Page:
The Scandal of LASIK

Copyright Perry Rosenthal, M.D. at www.bostoneyepain.org. Republished by permission.

By Perry Rosenthal, M.D.

09-09-2013

Imagine a surgical procedure being performed for non-medical reasons on a healthy organ critical to our ability to function. Considering that this surgery neither treats nor prevents disease, what is its acceptable rate of serious and permanent complications? Shouldn’t it be zero? How can we even consider it being far greater than those of vaccinations that, while also given to healthy people, provide invaluable disease-prevention benefits? LASIK/PRK laser surgeries do not.

How has it been possible that the well-documented, disastrous, permanent complications of these procedures have been ignored by the FDA–never mind the eye care professions? I have a confession to make. Despite my having been aware of the many blinding consequences of this surgery having treated many of them when I worked at the Boston Foundation for Sight (which I founded but no longer am affiliated with), I too failed to act on my observations that these surgical procedures can destroy the quality of life of these victims.

I did nothing until I became aware of a complication that had not been previously reported; long lasting and in many cases, probably permanent suicide-provoking eye pain. This is not the pain that many patients experience after the surgery. Why hasn’t this devastating complication been previously reported? The answer, I had assumed, was that eye doctors had been misled because these eyes typically look normal and well healed. And since, we have been trained to believe that the cause of chronic eye pain can always be identified during traditional examinations and that if nothing is found to explain it, this devastating eye pain must be imaginary. Moreover, as I discovered, the onset of this type of pain can occur years after the surgery and its connection to the surgery easily dismissed. I hadn’t even considered that there could be a coordinated effort to suppress this information.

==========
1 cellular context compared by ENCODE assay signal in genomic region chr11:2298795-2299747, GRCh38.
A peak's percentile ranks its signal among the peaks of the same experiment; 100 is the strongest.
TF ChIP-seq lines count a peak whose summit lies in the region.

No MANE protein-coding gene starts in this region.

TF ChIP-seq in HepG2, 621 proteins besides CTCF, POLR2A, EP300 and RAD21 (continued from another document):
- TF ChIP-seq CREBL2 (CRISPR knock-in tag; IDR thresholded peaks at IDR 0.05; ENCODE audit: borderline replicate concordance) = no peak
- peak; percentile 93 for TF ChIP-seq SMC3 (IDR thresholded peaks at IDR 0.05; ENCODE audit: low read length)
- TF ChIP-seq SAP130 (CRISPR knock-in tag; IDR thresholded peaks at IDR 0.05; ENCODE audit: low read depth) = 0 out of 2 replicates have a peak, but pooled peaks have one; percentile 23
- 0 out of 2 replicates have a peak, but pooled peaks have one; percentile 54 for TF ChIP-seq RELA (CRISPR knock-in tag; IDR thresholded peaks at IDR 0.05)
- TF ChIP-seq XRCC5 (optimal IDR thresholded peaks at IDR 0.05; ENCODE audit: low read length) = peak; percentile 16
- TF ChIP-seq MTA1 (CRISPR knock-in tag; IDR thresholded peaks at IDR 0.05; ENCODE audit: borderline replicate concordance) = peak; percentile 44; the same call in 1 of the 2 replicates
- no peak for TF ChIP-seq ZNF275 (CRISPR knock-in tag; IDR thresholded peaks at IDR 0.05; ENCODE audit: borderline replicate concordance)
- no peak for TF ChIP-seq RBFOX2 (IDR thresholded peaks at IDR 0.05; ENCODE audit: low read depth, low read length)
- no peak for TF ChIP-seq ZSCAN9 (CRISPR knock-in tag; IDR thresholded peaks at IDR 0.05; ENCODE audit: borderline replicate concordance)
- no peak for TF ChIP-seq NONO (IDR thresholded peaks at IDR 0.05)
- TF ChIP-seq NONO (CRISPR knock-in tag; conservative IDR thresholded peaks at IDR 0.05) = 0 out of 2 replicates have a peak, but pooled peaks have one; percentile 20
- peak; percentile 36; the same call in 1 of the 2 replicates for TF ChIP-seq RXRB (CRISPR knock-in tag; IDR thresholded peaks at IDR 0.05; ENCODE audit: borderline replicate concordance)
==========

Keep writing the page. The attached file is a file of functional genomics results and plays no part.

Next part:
I did detailed examinations on 21 such patients (how rare can it be?) and wrote a paper detailing the characteristics of this pain disease which I call corneal neuropathic centralized pain. I explained why it differs from typical temporary post operative pain. In it I presented my theory about its mechanisms and included suggestions on how it might be possibly prevented. Shouldn’t it be of interest to eye doctors, the FDA and prospective patients? In fact, it was summarily rejected by a leading peer-reviewed journal in ophthalmology. I shrugged my shoulders and submitted it to one that specializes in corneal laser procedures, fully expecting it to be accepted. It too was rejected outright for reason, according to the reviewers, that were impossible to address. I could have explained that, because of the infrequency of this complication, it would take more than 15 years at an incredible cost to perform the studies they insisted would be needed by other journals. In other words their suggestions were beyond the pale. Nor was I allowed to respond. The decision was irreversible. I was confused. So I sent the paper to world-class pain researchers for their opinions. All supported its being published. (One called my work “transformative”.) It is interesting that both journals ignored my recommendation that at least one of the reviewers be an expert in pain. I began to wonder if they had a hidden agenda. Was I becoming paranoid?